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I'm currently writing a lot of plain text (and LaTeX with minimal formatting in paragraphs), and it would be nice if I could set up vim to keep each sentence (for simplicity, text terminated by a '. ', '! ', or '? '; that is a terminating punctuation followed by a space so as to avoid breaking on decimal numbers) on its own line so the VCS diffs will be more useful.

Minimally, I'd like gq to format text from:

He lay flat on the brown, pine-needled floor of the forest, his chin on his
folded arms, and high overhead the wind blew in the tops of the pine trees.
The mountainside sloped gently where he lay; but below it was steep and he
could see the dark of the oiled road winding through the pass. There was a
stream alongside the road and far down the pass he saw a mill beside the
stream and the falling water of the dam, white in the summer sunlight. 

To:

He lay flat on the brown, pine-needled floor of the forest, his chin on his folded arms, and high overhead the wind blew in the tops of the pine trees.
The mountainside sloped gently where he lay; but below it was steep and he could see the dark of the oiled road winding through the pass.
There was a stream alongside the road and far down the pass he saw a mill beside the stream and the falling water of the dam, white in the summer sunlight.

But it would be nice if vim would also perform this formatting as I type (like it does with textwidth reflow). Is this possible?

My current solution is to join a paragraph with J, then run :'<,'>s/\. /.\r/g which is pretty good as there are few exclamation and question marks, but it would be much better if I could make gq slightly smarter.

23

The 'formatexpr' option

You can achieve this using the 'formatexpr' option. From the help:

Expression which is evaluated to format a range of lines for the gq operator or automatic formatting (see 'formatoptions'). When this option is empty 'formatprg' is used.

Setting your 'formatexpr' correctly will work both when using gq and while inserting text.

A simple example

Here's a simple VimScript function and corresponding 'formatexpr' value that should do the job. I haven't tested it around all the edge cases, but it worked nicely for my simple tests.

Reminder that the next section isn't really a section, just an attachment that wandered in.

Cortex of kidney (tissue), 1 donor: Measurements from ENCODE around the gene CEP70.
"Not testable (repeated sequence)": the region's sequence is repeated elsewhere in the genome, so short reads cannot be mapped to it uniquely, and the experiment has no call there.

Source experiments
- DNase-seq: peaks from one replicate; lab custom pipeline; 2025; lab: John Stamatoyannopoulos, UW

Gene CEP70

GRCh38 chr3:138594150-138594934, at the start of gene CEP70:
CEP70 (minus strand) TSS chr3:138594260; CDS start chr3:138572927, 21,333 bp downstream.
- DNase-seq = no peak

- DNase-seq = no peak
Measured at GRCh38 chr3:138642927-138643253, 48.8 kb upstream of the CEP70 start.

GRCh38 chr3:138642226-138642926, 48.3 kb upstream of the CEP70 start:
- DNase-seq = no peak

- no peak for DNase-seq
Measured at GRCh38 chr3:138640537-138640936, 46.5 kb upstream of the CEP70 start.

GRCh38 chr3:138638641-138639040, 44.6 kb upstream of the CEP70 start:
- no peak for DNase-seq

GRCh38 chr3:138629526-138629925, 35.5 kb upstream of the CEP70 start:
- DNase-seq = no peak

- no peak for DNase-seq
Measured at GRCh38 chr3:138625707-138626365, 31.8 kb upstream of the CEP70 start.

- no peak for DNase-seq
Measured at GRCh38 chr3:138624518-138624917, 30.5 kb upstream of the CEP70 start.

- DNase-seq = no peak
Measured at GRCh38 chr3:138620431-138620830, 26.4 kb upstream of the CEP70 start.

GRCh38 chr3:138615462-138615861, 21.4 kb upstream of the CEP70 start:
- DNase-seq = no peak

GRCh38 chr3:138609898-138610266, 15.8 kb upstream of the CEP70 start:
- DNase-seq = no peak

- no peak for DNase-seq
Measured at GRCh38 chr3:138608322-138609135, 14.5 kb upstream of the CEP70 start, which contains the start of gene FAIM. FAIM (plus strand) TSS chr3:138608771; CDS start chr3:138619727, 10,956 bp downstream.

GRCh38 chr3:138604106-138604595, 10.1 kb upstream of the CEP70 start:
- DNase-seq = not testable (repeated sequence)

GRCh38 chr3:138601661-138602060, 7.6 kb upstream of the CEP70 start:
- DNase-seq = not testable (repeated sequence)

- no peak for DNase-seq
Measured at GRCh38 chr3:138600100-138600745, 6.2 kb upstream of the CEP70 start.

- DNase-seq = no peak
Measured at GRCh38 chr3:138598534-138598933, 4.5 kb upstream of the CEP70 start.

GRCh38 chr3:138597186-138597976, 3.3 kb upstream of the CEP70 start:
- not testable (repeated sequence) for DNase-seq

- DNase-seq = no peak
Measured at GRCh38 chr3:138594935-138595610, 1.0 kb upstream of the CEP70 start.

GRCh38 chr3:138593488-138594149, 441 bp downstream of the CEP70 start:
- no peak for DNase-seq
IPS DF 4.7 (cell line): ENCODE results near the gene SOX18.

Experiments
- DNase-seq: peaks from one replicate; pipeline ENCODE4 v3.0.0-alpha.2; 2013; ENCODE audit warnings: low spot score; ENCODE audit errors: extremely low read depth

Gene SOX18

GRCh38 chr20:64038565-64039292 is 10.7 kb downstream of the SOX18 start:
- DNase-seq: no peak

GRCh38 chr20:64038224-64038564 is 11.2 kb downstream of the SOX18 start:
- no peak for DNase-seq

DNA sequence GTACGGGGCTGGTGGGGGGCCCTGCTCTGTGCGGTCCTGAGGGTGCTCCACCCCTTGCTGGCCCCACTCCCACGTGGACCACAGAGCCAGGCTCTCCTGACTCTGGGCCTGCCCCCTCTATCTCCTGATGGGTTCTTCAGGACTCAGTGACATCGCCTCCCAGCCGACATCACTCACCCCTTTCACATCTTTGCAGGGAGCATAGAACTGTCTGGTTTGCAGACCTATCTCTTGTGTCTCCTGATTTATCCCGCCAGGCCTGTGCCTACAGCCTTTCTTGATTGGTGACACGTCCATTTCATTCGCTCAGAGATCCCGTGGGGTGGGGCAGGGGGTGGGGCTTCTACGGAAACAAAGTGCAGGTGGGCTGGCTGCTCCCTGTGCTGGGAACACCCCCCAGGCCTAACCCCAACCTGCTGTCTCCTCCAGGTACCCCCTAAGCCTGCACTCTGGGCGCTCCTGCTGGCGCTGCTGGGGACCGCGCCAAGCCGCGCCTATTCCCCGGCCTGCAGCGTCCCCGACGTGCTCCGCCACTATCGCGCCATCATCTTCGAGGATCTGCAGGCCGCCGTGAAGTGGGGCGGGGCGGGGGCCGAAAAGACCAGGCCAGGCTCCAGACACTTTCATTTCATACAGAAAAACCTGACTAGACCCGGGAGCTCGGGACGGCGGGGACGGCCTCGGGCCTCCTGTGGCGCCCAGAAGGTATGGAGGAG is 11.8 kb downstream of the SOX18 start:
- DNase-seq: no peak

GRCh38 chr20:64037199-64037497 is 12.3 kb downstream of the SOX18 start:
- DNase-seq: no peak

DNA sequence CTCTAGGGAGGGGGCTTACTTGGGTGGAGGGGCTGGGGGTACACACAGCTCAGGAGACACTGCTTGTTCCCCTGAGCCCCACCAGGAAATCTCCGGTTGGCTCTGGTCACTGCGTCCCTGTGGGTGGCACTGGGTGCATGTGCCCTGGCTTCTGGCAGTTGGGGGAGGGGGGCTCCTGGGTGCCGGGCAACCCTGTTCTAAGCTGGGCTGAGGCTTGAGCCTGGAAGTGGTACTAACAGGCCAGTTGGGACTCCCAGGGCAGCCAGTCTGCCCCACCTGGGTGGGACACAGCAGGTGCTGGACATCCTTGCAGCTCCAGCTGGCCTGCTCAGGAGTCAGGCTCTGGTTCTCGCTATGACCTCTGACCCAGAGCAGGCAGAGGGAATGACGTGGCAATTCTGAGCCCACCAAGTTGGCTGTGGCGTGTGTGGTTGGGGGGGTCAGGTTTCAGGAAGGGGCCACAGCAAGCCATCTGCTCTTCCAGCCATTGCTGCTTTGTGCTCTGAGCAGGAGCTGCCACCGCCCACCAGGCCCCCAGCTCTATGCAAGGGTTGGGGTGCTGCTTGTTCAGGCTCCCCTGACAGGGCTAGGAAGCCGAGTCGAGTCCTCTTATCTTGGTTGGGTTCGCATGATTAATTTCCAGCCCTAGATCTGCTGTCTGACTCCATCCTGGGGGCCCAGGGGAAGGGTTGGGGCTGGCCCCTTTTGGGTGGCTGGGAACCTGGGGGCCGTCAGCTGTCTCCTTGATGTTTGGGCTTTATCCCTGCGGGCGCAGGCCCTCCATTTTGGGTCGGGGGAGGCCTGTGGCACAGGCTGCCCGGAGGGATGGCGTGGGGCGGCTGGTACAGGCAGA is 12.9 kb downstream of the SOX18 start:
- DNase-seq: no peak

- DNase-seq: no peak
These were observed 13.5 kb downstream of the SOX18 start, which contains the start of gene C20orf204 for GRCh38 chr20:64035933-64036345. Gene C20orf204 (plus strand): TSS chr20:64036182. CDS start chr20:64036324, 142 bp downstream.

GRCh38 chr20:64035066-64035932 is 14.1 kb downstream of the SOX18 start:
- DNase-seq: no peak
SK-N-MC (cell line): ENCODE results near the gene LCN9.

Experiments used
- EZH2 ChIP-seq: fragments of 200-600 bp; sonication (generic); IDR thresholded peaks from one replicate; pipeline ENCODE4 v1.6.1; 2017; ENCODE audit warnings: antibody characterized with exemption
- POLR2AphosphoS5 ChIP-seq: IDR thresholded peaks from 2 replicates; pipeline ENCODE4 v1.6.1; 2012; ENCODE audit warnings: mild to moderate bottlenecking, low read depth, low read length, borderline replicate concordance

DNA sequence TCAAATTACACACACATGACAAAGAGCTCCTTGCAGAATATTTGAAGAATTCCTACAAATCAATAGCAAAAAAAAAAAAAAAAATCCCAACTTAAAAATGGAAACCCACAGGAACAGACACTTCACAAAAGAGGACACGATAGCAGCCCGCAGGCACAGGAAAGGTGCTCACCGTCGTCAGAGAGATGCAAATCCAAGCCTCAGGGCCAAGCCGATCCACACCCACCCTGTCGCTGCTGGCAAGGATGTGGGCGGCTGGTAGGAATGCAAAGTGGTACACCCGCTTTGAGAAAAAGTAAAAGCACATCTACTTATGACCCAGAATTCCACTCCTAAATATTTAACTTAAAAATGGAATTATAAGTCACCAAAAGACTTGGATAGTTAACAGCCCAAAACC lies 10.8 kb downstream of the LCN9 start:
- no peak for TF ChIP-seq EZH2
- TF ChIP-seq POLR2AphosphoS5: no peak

function! MyFormatExpr(start, end)
    silent execute a:start.','.a:end.'s/[.!?]\zs /\r/g'
endfunction

set formatexpr=MyFormatExpr(v:lnum,v:lnum+v:count-1)

Explanation

The expression is a call to the function MyFormatExpr(), passing in the starting and ending lines over which the formatting will be applied. These lines are computed using the automatically populated variables v:lnum (the first line to be formatted) and v:count (the number of lines to be formatted).

The MyFormatExpr() function constructs a :substitute command with the passed in range, and replaces a whitespace following an end-of-sentence punctuation mark (., !, or ?) with a newline (\r).

Caveats

  • The MyFormatExpr() function doesn't preserve leading indentation. Some more sophisticated logic would be needed to fix that.
  • There may be other edge cases where this falls apart. Give it a test drive and tweak as necessary!
  • Oh, yeah this totally the way to go, ignore my answer. – Sukima Apr 8 '15 at 2:39
  • This is awesome! What I wish I could do is have the function run a macro, like "move forward to the next sentence ) and insert a newline; repeat until you get to the end of the range." Then it would presumably apply any indentation rules. But my Vim-fu is too weak for that. :) – Nathan Long May 21 '16 at 11:13
  • This splits on e.g. e.g. blah, and Blah et al. 2018 which is a little annoying. You can un-match patterns like that with something like 's/\(e\.g\|\<al\)\@<![.!?]\zs /\r/g'. Just add more patterns in to the first group to avoid other things you don't want to split on. Otherwise, this is super useful, thanks. I hadn't come across gq before, and gqip is super useful for formatting text that co-author's text editors have mangled. – naught101 Feb 14 '18 at 2:18
  • Is there a way to add this behaviour to the default behaviour? I would like to be able to wrap at a given text width, as well as splitting at the end of sentences.. – naught101 Jan 15 at 1:17
1

Well you can setup up some maps and autocommands:

function! AddSentenceMaps()
  imap .<Space> .<CR>
  imap !<Space> !<CR>
  imap ?<Space> ?<CR>
  exec "nmap gq vipJ:s/\\([.!?]\\)\\s\\+/\\1\\r/g<CR>"
endfunction

autocmd Filetype customtxt call AddSentenceMaps()

Then just set the file type to customtxt or call the AddSentenceMaps function manually.

0

I want to add my thoughts about this issue. Usually people want this kind of feature because of jumping over wrapped lines when ones navigating through the code with j and k commands which is default behaviour of Vim. For the navigation through wrapped lines I use gj - move down and gk - move up. Also there is possibility remap standard j and k command on the g-prefixed counterparts, but IMHO it would be overkill.

0

It doesn't answer your specific question about reformatting, but 'set wrap' together with 'set linebreak' can make editing long lines much more pleasant. Combine this with gj and gk to navigate within wrapped lines. I map the up and down arrows to gj and gk respectively so that I have a choice between moving up and down real lines or visual lines. Like wise for Home / End to g0 / g$.

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